Boosting your immunity


Like an invisible army, your immune system diligently patrols your body, working around the clock to fight bacteria, viruses, or other enemies that can poison your system.

Symptoms vs Illness

The first step towards strong immunity is to change how you think about symptoms. Contrary to popular belief, common symptoms, such as a cough, high fever, runny nose, a discharge, or a stomach upset, are signs your immune system is doing its job. Using drugs to ease symptoms of illness compromises your immune system, hampering its natural healing ability.

Treating your symptoms is not the goal of natural medicine. The premise of preventative medicine and the foundation stone of all natural health techniques is to ensure that your immune system is strong when you aren’t ill, so that it can fight invaders properly.

What affects your immunity?

A number of factors can affect your immune system. The most common offenders include the following.

Lack of sleep

While you sleep your body is busy repairing, rejuvenating, and healing. It’s also the time when your natural killer cells get on the move, fighting infection from foreign invaders. If you don’t’ sleep enough, this important aspect of your immunity can’t do its work, and the number of killer cells in your body falls, making you more generally prone to infection.

A poor diet

In no sense is the phrase, “you are what you eat” more true than with regard to protecting your body’s immune defences. Good nutrients are essential for every part of your immune system. When you eat healthily, you give your body the basic building blocks it needs for renewal, repair, and defence against illness.

Stress overload

When you’re under stress, your adrenal glands release too much cortisol, which hampers your immune response, increasing your risk of infection and inflammation, and, according to some studies, diabetes, cancer, autoimmune problems, early aging, and arthritis.

Overuse of antibiotics

The regular use of antibiotics upsets your gut’s balance of healthy bacteria, which help fight off invaders.

Too many toxins

Environmental toxins (in the air and water, and in your food) compromise your immune response because they divert precious energy from fighting infection to eliminating these harmful substances.

Emotional upset

Depression, unhappiness, anxiety, and a negative attitude to life all seem to have an inhibiting effect on immunity. Scientific studies consistently show that people with an upbeat, positive outlook have more robust immune systems.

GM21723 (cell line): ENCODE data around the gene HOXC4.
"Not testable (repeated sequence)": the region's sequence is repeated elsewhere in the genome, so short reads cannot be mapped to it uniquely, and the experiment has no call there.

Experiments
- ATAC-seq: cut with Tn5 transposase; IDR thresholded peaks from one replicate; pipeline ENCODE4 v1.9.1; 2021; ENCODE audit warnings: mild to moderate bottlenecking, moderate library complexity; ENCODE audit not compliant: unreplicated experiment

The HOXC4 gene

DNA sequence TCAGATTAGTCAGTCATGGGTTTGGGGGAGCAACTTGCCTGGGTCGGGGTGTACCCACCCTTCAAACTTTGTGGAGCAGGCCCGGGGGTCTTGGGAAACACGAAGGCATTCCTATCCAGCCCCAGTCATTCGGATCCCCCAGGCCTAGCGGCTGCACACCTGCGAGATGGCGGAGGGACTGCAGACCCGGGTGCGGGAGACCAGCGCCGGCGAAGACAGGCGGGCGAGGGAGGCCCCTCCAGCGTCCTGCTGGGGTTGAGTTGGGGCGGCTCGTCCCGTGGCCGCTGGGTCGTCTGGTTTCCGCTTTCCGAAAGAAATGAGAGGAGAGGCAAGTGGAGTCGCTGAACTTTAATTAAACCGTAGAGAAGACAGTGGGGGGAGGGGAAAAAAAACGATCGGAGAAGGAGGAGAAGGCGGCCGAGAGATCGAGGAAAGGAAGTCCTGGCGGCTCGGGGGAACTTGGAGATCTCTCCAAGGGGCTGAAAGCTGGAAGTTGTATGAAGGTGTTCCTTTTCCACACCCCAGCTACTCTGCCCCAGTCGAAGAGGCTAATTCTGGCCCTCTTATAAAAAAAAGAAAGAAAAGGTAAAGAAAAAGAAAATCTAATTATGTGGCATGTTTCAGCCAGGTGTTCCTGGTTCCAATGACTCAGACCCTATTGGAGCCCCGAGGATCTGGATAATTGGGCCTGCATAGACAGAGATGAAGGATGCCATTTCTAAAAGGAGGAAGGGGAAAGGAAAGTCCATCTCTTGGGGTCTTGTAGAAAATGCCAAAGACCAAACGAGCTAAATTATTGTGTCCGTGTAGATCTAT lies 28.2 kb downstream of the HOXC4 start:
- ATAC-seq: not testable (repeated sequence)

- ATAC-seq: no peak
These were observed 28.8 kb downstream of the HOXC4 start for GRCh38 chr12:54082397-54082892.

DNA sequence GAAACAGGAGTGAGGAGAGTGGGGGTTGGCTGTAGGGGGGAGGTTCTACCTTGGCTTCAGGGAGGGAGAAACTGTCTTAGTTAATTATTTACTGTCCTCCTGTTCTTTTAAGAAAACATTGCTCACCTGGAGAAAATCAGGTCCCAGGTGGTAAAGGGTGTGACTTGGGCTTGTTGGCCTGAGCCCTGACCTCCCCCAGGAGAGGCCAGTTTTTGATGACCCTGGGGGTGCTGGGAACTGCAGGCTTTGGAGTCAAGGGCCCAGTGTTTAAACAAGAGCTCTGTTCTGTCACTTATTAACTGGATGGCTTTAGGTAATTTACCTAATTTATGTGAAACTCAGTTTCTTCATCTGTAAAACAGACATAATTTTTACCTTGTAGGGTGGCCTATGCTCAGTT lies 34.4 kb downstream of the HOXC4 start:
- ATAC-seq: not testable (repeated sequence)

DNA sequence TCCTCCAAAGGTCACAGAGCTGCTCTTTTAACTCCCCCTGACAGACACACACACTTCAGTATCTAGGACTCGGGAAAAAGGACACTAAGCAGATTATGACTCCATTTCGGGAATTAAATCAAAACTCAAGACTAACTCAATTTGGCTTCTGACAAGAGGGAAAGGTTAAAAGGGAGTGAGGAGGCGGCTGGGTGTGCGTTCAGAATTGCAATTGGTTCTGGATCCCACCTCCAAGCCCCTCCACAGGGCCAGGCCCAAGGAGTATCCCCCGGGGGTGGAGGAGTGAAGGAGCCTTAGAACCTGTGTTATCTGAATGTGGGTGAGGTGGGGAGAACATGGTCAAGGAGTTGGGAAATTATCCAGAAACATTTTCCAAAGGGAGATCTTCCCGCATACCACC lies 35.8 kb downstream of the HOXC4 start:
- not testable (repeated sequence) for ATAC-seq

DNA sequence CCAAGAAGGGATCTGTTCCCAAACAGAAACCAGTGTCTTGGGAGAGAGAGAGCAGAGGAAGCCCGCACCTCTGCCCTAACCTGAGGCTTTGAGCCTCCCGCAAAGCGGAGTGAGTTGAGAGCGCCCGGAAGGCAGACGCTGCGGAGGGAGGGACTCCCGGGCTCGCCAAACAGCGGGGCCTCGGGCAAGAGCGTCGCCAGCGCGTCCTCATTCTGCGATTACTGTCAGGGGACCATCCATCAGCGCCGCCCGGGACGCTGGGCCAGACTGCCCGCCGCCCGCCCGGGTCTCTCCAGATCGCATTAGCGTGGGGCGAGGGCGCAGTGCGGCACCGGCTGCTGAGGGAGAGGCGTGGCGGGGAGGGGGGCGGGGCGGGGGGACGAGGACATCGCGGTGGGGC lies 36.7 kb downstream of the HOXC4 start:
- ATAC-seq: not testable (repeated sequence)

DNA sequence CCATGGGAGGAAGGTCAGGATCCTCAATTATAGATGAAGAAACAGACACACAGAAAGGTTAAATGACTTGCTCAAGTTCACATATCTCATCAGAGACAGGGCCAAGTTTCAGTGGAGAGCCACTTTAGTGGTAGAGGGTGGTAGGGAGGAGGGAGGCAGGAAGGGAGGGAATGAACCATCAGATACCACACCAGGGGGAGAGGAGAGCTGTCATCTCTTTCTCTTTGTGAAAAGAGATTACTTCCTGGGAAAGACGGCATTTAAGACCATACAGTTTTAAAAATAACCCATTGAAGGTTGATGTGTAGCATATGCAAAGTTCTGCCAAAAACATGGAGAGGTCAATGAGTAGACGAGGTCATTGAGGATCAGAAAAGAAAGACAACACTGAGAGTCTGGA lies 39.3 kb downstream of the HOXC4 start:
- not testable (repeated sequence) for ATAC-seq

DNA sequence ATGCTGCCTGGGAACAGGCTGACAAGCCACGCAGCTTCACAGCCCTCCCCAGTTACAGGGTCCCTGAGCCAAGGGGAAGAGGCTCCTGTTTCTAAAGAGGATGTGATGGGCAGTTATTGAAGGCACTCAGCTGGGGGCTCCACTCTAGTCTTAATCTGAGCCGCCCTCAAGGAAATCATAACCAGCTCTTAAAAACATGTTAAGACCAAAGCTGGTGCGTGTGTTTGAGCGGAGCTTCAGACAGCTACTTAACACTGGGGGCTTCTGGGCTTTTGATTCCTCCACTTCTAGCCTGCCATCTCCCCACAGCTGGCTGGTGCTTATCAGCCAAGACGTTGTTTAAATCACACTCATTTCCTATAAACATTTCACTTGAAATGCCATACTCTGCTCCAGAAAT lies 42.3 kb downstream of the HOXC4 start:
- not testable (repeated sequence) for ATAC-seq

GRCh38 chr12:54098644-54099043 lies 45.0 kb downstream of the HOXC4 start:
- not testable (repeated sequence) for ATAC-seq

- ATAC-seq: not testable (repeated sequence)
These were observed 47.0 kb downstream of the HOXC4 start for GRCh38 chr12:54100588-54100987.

It stands to reason that if all these factors weaken your immunity, avoiding them or working to overcome them will help boost your immunity. The most important immunity-boosters are to eat a healthy, immunity-boosting diet; to learn to relax; and to avoid environmental toxins by getting plenty of fresh, unpolluted air and eating organic foods.

Your Diet

A good diet will keep you generally healthy, but you can also consume or avoid certain foods to specifically help your body fight off bacteria, yeasts, and viruses.

Avoid sugar Studies show that diets high in sugar can reduce the ability of neutrophils (white blood cells) to engulf and destroy bacteria and inhibit the ability of infection-fighting lymphocytes to produce antibodies that neutralize invading microorganisms. It’s estimated that just 24 tsp. of added sugar a day can hamper your white blood cells’ ability to kill bacteria by up to 40 percent. You may think that 24 tsp. sounds like a lot, but sugar can mount up easily because it’s added not only to sweet foods but to savoury foods, such as soups and sauces, too. It’s thought that generally we consume around 30 tsp. sugar daily.

Eat in color My mother always used to tell me to “eat your greens”. Now, though, we should eat a rainbow. Colorful fruits and vegetables contain antioxidants, which protect your cells from free-radical damage and strengthen your immunity. The well-known antioxidants are beta-carotene, vitamins A, C, and E, and also the minerals selenium and zinc. By choosing a variety of foods in different colors, you’ll be sure to get a range of antioxidants.

For greens, go for broccoli and kale (which you should steam rather than eat raw or heavily cooked). Try watercress, too, as it’s packed with powerful antioxidants, including those essential for healthy eye function. Then, think of all the other brightly colored fruit and vegetables you can include in your diet: tomatoes, pumpkin, corn, sweet potatoes, apples, citrus fruits, kiwi fruit, papayas, strawberries, blackcurrants, red, yellow, and green peppers, and so on. When choosing berries, go for blueberries, which have the strongest antioxidant effect of all the berries.

Boost beneficial bacteria Your gut is home to 70 percent of your immune system. It’s your body’s largest barrier between you and the outside world. The stronger that barrier, the stronger your immune defences. The gut’s defences come in the form of beneficial bacteria (probiotics). One such probiotic is lactobacillus acidophilus, which is also found in yogurt with active cultures. In order to colonize the gut, probiotics “feed off” prebiotics, making it important that you eat plenty of prebiotics, too. Prebiotics occur naturally in foods such as garlic, onions, leeks, asparagus, Jerusalem artichokes, chicory, peas, beans, lentils, oats, and bananas.

Boost omega-3 Essential fatty acids increase the action of your body’s phagocytes, white blood cells that engulf bacteria. Eat oily fish, such as mackerel, sardines, salmon, trout, and fresh tuna. At least three times a week. If you don’t’ like fish or are vegetarian, you can use flax seed oil in your diet instead. Add it to salad dressings or mix it into a smoothie. Always use this oil raw (don’t cook with it) because heating it up damages it, making it harmful.